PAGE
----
Council needs to adopt social media, tweak council reports

By Robert Washburn

The council reports at the end of the Cobourg council meeting need to be reconsidered, if not thrown out.

During regular council meetings (every second week), Cobourg council ends with an agenda item called council reports. It is where each member rhymes off all the various activities done over the past two weeks as the audience from the local cable station looks on.
The list includes meetings, dinners, public appearances, and tidbits of interesting news, research, and so forth.
If it sounds boring, that is because it is. In fact, it is painful.
While wrapped in the notion that this is an act of accountability to the taxpayers of Cobourg, it is a thin veil.
It is no more than an exercise in self-promotion. Sure, it lets the citizens of Cobourg know how busy these people can be as a local elected official. And, there is no doubt that is beneficial in a few ways.
But, it goes on forever. The mayor is usually pretty good, giving a quick list of items. But others seem to dredge up everything shy of how many cups of coffee they drank as part of the report.
A few months ago, Coun. Miriam Mutton went on a length about an event she attended on some environmental issue. Her report was technical and, frankly, really boring. Her enthusiasm was genuine and the information sounded important. But, do we really need to hear this?
And, some councillors itemize regular monthly meetings as if we are suppose to be impressed they are doing their job. We don’t need to know the safety committee met or the budget process is underway. Tell us when you have something important you want our opinion on or when the task is complete, please.
For the past few weeks, when doing the live blogs of council meetings, Consider This has suggested the politicians start using social media for this purpose. In fact, we do not post the reports. Instead, we want to see a blog, a Facebook page and/or a Twitter account are the place to start.
This way, those citizen most interested in tracking the whereabouts of councillors are free to subscribe. And, it would be an opportunity to provide a nice little stream of information each day, so we could see all the places where they go and what they do on behalf of the town. Twitter would be perfect for this. May I suggest the hashtag #Cobourgcouncil, so we could search stuff really easily.
Now, we could tune in. Not only will we know when and where a particular politician is when doing his or her thing. But, we might be able to send along a comment or two. Share it with our friends. If we have a concern or question, it can be addressed immediately.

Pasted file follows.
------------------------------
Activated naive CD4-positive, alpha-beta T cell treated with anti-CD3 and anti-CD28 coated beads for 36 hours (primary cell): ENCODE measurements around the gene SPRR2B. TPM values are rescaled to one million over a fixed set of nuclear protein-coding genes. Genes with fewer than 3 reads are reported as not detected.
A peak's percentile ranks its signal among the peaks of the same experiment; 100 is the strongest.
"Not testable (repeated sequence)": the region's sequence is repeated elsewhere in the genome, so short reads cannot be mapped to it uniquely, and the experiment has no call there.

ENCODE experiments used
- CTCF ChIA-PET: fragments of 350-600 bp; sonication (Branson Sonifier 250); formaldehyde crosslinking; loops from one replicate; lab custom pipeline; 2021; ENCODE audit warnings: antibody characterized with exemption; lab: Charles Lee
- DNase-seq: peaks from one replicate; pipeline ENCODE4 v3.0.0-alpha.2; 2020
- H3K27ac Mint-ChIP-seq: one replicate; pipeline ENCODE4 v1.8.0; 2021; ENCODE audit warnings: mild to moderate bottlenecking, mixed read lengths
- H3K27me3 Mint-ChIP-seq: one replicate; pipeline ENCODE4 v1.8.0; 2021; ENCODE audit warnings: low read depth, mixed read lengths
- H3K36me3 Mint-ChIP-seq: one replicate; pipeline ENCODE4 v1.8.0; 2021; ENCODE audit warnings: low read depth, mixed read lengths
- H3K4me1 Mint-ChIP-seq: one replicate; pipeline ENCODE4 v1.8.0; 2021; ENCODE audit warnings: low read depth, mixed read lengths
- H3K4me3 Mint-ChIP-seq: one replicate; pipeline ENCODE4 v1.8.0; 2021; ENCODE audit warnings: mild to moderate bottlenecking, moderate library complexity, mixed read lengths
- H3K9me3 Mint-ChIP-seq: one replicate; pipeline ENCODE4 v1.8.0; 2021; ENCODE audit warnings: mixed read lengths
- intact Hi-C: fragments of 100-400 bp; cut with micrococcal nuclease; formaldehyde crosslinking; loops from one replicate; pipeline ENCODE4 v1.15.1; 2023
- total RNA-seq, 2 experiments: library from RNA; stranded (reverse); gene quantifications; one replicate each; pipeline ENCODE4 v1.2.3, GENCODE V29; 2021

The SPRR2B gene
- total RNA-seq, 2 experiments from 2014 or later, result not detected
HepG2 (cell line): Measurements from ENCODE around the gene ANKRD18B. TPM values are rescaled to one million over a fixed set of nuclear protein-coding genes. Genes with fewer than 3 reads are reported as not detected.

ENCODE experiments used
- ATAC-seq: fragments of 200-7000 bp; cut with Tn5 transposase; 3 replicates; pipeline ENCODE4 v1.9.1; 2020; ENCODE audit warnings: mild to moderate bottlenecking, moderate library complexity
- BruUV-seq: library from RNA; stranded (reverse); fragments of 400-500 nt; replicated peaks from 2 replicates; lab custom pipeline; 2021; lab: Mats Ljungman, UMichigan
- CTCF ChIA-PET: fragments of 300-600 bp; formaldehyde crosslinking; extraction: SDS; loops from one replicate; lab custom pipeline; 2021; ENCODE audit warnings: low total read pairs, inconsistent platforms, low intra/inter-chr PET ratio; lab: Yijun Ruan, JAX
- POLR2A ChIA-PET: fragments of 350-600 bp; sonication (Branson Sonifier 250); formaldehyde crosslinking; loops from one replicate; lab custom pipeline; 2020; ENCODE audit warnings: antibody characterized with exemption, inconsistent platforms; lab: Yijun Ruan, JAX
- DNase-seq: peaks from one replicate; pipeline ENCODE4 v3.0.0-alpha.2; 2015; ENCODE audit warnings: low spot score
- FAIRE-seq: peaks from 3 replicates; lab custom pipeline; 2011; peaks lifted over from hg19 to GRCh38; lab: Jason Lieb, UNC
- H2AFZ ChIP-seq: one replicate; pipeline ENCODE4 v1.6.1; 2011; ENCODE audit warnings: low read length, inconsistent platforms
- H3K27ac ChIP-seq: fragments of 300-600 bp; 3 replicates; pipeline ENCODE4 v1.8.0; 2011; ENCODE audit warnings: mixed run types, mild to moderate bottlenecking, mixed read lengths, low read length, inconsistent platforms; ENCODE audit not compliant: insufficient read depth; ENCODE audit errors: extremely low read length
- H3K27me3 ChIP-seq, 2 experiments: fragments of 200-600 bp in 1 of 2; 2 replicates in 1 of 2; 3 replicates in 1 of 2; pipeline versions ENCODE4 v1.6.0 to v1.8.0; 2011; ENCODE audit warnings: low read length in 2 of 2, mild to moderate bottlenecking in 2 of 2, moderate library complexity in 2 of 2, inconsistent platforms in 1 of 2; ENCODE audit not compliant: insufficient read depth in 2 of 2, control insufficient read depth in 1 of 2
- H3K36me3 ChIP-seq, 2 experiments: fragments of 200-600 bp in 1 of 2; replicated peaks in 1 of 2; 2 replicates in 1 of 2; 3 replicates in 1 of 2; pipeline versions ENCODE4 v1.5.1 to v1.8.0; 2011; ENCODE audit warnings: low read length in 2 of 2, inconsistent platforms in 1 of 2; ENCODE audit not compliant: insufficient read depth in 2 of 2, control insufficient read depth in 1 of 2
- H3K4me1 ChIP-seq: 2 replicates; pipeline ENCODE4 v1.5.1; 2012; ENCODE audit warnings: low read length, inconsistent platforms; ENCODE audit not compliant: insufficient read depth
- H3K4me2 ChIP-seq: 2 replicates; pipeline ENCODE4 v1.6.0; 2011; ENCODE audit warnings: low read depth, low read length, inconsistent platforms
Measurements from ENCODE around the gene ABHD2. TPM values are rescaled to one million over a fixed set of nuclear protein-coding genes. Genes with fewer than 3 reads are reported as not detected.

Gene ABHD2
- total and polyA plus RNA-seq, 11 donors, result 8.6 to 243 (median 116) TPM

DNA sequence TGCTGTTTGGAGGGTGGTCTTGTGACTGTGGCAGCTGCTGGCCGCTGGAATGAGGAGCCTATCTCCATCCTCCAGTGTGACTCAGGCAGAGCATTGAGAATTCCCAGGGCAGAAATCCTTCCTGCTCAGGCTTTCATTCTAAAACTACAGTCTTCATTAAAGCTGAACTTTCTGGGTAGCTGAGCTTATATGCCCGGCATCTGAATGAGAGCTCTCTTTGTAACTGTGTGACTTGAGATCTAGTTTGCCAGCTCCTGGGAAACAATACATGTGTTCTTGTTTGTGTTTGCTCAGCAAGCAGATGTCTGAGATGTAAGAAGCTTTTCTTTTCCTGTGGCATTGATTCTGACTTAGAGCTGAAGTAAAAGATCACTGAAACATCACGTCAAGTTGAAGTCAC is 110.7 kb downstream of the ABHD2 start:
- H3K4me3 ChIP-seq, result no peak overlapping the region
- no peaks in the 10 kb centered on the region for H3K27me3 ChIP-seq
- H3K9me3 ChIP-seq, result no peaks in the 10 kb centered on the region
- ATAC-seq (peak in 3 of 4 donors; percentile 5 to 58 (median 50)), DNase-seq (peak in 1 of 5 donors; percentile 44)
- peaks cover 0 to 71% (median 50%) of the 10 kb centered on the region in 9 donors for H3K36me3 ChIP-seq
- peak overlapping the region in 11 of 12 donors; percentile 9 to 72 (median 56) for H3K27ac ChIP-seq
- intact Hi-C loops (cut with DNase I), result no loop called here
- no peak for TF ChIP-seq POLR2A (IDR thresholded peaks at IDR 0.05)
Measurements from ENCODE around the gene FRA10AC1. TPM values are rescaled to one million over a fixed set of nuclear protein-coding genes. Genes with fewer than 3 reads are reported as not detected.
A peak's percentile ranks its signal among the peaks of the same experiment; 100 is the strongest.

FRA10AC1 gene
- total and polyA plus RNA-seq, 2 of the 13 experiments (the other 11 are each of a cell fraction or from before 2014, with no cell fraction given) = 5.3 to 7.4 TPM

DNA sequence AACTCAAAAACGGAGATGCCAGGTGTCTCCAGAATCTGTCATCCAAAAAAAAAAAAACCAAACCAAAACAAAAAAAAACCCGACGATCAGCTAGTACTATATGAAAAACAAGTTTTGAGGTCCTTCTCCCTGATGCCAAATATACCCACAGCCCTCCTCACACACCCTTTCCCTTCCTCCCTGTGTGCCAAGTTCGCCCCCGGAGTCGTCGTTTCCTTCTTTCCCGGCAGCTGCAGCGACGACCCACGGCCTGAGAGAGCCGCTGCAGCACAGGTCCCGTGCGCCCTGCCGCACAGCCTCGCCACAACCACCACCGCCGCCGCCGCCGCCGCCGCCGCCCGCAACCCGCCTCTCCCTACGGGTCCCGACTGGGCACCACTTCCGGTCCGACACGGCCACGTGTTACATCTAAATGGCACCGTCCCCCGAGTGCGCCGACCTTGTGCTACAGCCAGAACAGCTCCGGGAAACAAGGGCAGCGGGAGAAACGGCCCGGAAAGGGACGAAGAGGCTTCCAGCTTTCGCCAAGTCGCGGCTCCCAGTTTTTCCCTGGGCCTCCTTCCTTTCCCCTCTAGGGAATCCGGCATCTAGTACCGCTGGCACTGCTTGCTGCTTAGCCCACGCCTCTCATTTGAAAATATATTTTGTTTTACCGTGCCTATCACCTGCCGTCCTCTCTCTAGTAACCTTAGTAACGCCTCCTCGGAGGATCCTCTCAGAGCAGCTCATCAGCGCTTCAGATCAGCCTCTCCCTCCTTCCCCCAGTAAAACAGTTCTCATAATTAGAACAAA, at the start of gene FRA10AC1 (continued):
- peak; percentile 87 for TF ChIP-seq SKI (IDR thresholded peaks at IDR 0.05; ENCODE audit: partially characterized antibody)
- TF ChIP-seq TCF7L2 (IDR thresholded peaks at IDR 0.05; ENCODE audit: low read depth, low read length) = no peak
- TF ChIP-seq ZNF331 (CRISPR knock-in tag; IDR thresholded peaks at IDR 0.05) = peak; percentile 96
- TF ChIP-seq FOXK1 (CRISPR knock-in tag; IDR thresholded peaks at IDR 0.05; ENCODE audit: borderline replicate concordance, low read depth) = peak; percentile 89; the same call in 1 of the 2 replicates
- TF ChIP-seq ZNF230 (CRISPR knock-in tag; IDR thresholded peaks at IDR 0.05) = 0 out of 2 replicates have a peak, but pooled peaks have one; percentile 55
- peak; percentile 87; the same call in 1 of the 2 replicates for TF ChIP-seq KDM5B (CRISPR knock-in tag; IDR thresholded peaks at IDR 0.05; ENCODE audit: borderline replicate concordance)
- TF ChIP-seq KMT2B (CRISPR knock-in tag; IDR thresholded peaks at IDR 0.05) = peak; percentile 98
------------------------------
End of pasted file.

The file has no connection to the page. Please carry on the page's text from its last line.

The blog would be the value added. Here is where Mutton can go on at endless length about the cools things she is learning about. Heck, she can even share the reports and documents herself. Then, we can all read them, if inclined.
The blog would also provide an opportunity for analysis, comments, questions and general interaction.
Citizen engagement has moved on from backslapping diatribes and newspaper columns. Politicians can have an ongoing conversation with their citizenry. It would make communications more fluid, provide greater opportunity for exchanges and open new channels for those who may not have the same access due to modern constraints placed on people’s lives.
It also gives them an opportunity to speak directly to citizens, not through the traditional media platform – ones that are mediated by others. There are plenty of tools to moderate and block unwanted materials or people. In the meantime, it adds to their transparency and accountability by leaps and bounds.
Since most of the councillors have a smartphone and a laptop, they should not be just for viewing council documents.
A few weeks ago, when the debate over changing the council’s start time took place, Coun. Forrest Rowden stood up and said, “We live in the 21st Century.” While a ridiculous point to make at the time, it certainly fits here.
Heritage is great. Tradition is wonderful. But, Cobourg politicians need to join the rest of us. Time to get control of the councillor reports and start using some modern tools.

  • ben burd

    The problem is that the intent of Councillors reports has been prostituted, Originally designed to keep other councillors in the loop about programs and committee meetings that are not privy to, because they don’t have committees only portfolios.

    The only thing to be reported is an operational item that other councillors should know about before it hits the useless committee of the whole where usually minds are made up ahead of time.